U.S.: "Exorbitant" tariff increase will directly impact California citrus producers, says CCM
The tariffs, which apply to a range of U.S. produce items including California citrus, come in retaliation to President Donald Trump's new tariffs on steel and aluminum.
China's Ministry of Finance announced the proposed tariffs on March 23, later confirming they had come into effect on April 2.
"The decision by the Chinese government to levy exorbitant tariff increases on U.S. produce will surely have a direct impact on California citrus producers," Nelsen said.
"Maintaining access to foreign markets and having the ability to compete in a global market place are critical to the success of the citrus industry. The retaliatory tariffs imposed by China hinders our ability to be competitive by increasing costs for Chinese consumers, an important market for California citrus.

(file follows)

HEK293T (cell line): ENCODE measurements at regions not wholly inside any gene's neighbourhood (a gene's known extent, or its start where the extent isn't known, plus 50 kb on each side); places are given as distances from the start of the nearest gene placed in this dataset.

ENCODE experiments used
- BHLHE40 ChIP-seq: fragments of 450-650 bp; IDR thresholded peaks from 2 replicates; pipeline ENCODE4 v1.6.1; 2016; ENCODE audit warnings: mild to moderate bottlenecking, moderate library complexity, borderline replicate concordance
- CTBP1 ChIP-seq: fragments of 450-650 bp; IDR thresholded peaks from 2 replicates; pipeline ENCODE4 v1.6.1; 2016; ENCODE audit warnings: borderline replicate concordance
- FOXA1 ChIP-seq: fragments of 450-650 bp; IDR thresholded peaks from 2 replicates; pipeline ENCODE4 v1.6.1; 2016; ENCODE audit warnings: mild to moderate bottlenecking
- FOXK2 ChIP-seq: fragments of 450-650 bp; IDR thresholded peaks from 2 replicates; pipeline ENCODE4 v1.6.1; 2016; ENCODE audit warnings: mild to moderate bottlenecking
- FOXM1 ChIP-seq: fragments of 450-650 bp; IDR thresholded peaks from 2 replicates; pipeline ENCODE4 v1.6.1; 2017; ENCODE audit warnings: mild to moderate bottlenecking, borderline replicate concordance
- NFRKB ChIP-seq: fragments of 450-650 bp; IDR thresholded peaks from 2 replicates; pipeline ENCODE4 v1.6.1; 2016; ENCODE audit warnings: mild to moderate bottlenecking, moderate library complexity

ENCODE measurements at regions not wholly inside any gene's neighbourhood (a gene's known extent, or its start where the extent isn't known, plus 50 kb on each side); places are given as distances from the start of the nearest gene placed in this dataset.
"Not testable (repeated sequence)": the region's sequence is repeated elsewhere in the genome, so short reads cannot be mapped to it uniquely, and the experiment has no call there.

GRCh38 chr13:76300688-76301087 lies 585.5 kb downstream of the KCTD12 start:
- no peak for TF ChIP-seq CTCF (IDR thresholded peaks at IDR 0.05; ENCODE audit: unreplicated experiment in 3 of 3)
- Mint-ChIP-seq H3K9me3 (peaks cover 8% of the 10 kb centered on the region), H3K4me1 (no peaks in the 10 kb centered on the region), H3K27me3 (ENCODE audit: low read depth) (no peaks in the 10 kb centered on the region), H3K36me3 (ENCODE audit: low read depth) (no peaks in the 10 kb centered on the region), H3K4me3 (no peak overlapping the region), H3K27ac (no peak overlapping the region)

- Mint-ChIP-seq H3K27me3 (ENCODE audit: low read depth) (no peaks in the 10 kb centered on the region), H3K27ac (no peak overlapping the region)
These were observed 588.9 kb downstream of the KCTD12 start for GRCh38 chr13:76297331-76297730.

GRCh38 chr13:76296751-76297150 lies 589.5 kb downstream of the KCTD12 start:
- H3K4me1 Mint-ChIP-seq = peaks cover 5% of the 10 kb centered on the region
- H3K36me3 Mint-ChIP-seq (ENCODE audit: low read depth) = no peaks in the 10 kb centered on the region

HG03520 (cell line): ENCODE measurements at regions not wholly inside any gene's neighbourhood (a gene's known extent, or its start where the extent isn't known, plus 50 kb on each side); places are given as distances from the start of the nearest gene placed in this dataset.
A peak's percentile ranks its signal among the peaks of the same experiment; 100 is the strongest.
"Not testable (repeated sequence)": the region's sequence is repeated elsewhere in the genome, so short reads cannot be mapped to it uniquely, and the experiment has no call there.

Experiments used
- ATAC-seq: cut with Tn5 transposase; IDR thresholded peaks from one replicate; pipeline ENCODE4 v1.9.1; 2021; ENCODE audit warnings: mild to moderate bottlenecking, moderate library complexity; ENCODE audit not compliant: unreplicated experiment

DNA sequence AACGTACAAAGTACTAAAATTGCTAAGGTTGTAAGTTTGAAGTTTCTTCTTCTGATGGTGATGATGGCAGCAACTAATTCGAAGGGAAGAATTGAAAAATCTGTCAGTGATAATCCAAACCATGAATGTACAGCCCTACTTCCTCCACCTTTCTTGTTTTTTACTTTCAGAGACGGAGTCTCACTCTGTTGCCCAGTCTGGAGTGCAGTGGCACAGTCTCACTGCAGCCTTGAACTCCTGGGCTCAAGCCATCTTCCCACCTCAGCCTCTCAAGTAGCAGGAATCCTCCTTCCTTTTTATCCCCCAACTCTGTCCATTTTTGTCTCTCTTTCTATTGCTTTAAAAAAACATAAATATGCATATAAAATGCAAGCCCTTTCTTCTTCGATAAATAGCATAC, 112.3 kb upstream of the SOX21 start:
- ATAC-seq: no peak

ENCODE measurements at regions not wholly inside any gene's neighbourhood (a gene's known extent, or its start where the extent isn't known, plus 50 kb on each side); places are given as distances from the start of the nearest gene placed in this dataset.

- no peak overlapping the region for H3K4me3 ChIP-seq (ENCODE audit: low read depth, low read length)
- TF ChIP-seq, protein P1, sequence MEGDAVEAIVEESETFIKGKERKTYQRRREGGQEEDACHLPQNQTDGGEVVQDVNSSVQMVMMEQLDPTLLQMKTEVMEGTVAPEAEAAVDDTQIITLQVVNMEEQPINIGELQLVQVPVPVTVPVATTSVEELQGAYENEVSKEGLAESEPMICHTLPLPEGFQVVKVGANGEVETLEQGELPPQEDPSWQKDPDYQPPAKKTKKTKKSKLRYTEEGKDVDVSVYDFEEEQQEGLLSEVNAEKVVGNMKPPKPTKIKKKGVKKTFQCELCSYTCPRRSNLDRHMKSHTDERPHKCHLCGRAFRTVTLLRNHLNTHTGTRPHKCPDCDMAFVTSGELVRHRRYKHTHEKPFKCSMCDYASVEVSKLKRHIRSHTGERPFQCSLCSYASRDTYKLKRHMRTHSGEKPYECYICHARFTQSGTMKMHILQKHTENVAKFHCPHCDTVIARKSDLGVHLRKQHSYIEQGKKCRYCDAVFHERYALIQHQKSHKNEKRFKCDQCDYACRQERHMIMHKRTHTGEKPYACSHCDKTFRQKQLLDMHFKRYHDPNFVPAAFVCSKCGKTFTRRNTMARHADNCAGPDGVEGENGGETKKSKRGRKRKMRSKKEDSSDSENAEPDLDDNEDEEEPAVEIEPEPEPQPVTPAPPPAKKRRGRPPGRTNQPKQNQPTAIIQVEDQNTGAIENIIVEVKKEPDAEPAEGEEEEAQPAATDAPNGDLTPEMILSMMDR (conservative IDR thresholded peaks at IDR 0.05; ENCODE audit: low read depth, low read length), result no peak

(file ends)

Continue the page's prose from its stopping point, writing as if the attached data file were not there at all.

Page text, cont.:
"Family farmers in our industry will suffer from the economic fallout unless we can find alternative markets for California's navel and Valencia oranges and lemons."
He went on to say that while the U.S. Government focused on those business sectors requiring attention, China "has chosen to expand the discussion to include the agricultural industry."
"In fact, the Chinese indicated last week in a statement that constructive talks could alleviate the real issues, yet insufficient time was given to accomplish that objective," he said.
"Now Chinese consumers and California citrus producers are innocent parties to a trade debate."
Nelsen, CCM executive vice president Casey Creamer and board chairman Curt Holmes are traveling to Washington D.C. this week for meetings with congress and the U.S. Administration regarding trade and other important issues affecting the California citrus industry.